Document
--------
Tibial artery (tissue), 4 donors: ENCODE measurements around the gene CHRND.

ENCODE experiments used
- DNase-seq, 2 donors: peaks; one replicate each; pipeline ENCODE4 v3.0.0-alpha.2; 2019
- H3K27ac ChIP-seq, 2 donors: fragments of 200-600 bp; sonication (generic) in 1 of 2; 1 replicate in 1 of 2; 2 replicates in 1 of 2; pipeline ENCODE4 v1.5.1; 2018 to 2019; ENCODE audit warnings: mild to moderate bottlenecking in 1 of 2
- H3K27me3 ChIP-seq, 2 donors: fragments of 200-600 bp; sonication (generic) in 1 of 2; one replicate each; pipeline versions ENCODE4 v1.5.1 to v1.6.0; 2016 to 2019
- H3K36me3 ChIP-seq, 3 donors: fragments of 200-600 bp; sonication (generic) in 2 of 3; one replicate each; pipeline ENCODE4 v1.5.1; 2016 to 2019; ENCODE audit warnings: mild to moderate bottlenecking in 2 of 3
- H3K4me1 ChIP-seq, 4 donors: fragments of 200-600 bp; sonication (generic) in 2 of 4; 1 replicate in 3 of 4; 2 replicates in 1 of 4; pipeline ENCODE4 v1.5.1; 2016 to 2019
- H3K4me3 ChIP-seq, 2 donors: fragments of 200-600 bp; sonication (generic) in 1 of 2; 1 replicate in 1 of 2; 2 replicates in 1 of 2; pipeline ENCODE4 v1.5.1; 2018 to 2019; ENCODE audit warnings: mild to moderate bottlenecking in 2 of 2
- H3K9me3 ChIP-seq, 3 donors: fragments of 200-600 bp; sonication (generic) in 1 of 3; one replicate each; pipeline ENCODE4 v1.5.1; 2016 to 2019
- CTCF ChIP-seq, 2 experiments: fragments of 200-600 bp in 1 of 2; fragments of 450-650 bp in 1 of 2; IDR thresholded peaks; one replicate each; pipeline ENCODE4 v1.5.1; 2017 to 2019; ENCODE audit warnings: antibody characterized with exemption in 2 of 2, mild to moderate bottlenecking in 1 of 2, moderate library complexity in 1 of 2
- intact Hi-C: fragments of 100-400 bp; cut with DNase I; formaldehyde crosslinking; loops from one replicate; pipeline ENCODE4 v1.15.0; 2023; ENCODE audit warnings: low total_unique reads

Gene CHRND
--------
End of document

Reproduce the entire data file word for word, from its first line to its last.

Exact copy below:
Tibial artery (tissue), 4 donors: ENCODE measurements around the gene CHRND.

ENCODE experiments used
- DNase-seq, 2 donors: peaks; one replicate each; pipeline ENCODE4 v3.0.0-alpha.2; 2019
- H3K27ac ChIP-seq, 2 donors: fragments of 200-600 bp; sonication (generic) in 1 of 2; 1 replicate in 1 of 2; 2 replicates in 1 of 2; pipeline ENCODE4 v1.5.1; 2018 to 2019; ENCODE audit warnings: mild to moderate bottlenecking in 1 of 2
- H3K27me3 ChIP-seq, 2 donors: fragments of 200-600 bp; sonication (generic) in 1 of 2; one replicate each; pipeline versions ENCODE4 v1.5.1 to v1.6.0; 2016 to 2019
- H3K36me3 ChIP-seq, 3 donors: fragments of 200-600 bp; sonication (generic) in 2 of 3; one replicate each; pipeline ENCODE4 v1.5.1; 2016 to 2019; ENCODE audit warnings: mild to moderate bottlenecking in 2 of 3
- H3K4me1 ChIP-seq, 4 donors: fragments of 200-600 bp; sonication (generic) in 2 of 4; 1 replicate in 3 of 4; 2 replicates in 1 of 4; pipeline ENCODE4 v1.5.1; 2016 to 2019
- H3K4me3 ChIP-seq, 2 donors: fragments of 200-600 bp; sonication (generic) in 1 of 2; 1 replicate in 1 of 2; 2 replicates in 1 of 2; pipeline ENCODE4 v1.5.1; 2018 to 2019; ENCODE audit warnings: mild to moderate bottlenecking in 2 of 2
- H3K9me3 ChIP-seq, 3 donors: fragments of 200-600 bp; sonication (generic) in 1 of 3; one replicate each; pipeline ENCODE4 v1.5.1; 2016 to 2019
- CTCF ChIP-seq, 2 experiments: fragments of 200-600 bp in 1 of 2; fragments of 450-650 bp in 1 of 2; IDR thresholded peaks; one replicate each; pipeline ENCODE4 v1.5.1; 2017 to 2019; ENCODE audit warnings: antibody characterized with exemption in 2 of 2, mild to moderate bottlenecking in 1 of 2, moderate library complexity in 1 of 2
- intact Hi-C: fragments of 100-400 bp; cut with DNase I; formaldehyde crosslinking; loops from one replicate; pipeline ENCODE4 v1.15.0; 2023; ENCODE audit warnings: low total_unique reads

Gene CHRND